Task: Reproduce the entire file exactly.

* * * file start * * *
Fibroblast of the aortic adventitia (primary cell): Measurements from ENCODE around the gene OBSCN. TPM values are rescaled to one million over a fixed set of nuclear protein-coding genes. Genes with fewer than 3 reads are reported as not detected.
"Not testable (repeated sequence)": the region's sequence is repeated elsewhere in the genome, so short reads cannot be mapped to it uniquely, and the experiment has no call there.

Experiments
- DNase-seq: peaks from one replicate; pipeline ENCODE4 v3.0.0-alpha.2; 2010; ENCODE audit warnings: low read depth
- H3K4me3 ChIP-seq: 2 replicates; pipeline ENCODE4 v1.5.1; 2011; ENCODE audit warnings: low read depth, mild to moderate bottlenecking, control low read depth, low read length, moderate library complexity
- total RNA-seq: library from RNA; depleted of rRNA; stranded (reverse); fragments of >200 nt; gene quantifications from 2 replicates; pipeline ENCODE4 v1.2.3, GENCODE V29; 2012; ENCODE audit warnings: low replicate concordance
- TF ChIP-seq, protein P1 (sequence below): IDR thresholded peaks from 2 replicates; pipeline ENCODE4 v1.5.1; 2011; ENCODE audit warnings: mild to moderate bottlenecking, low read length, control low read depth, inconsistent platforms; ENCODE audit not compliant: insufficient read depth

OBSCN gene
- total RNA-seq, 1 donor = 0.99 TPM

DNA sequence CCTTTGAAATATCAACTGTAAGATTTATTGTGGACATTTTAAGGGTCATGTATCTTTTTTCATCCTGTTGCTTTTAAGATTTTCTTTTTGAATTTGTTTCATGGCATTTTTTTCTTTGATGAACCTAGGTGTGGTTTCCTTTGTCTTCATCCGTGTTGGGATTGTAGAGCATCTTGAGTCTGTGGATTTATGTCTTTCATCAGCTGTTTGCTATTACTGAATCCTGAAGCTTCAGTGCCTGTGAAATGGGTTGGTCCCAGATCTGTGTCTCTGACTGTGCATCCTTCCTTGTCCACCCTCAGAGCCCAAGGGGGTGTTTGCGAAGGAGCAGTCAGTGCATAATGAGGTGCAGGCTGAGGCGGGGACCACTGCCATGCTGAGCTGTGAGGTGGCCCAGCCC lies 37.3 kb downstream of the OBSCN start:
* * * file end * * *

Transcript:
Fibroblast of the aortic adventitia (primary cell): Measurements from ENCODE around the gene OBSCN. TPM values are rescaled to one million over a fixed set of nuclear protein-coding genes. Genes with fewer than 3 reads are reported as not detected.
"Not testable (repeated sequence)": the region's sequence is repeated elsewhere in the genome, so short reads cannot be mapped to it uniquely, and the experiment has no call there.

Experiments
- DNase-seq: peaks from one replicate; pipeline ENCODE4 v3.0.0-alpha.2; 2010; ENCODE audit warnings: low read depth
- H3K4me3 ChIP-seq: 2 replicates; pipeline ENCODE4 v1.5.1; 2011; ENCODE audit warnings: low read depth, mild to moderate bottlenecking, control low read depth, low read length, moderate library complexity
- total RNA-seq: library from RNA; depleted of rRNA; stranded (reverse); fragments of >200 nt; gene quantifications from 2 replicates; pipeline ENCODE4 v1.2.3, GENCODE V29; 2012; ENCODE audit warnings: low replicate concordance
- TF ChIP-seq, protein P1 (sequence below): IDR thresholded peaks from 2 replicates; pipeline ENCODE4 v1.5.1; 2011; ENCODE audit warnings: mild to moderate bottlenecking, low read length, control low read depth, inconsistent platforms; ENCODE audit not compliant: insufficient read depth

OBSCN gene
- total RNA-seq, 1 donor = 0.99 TPM

DNA sequence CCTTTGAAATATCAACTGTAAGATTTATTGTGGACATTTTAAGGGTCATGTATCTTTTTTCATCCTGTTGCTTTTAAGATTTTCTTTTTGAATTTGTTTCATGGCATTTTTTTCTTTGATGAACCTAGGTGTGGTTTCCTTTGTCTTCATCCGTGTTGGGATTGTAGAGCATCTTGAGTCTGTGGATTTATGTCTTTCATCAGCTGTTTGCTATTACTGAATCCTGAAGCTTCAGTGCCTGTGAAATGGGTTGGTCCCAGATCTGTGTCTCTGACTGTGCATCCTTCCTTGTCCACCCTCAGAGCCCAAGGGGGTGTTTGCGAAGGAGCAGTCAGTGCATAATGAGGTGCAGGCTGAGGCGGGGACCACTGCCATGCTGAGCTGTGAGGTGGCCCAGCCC lies 37.3 kb downstream of the OBSCN start: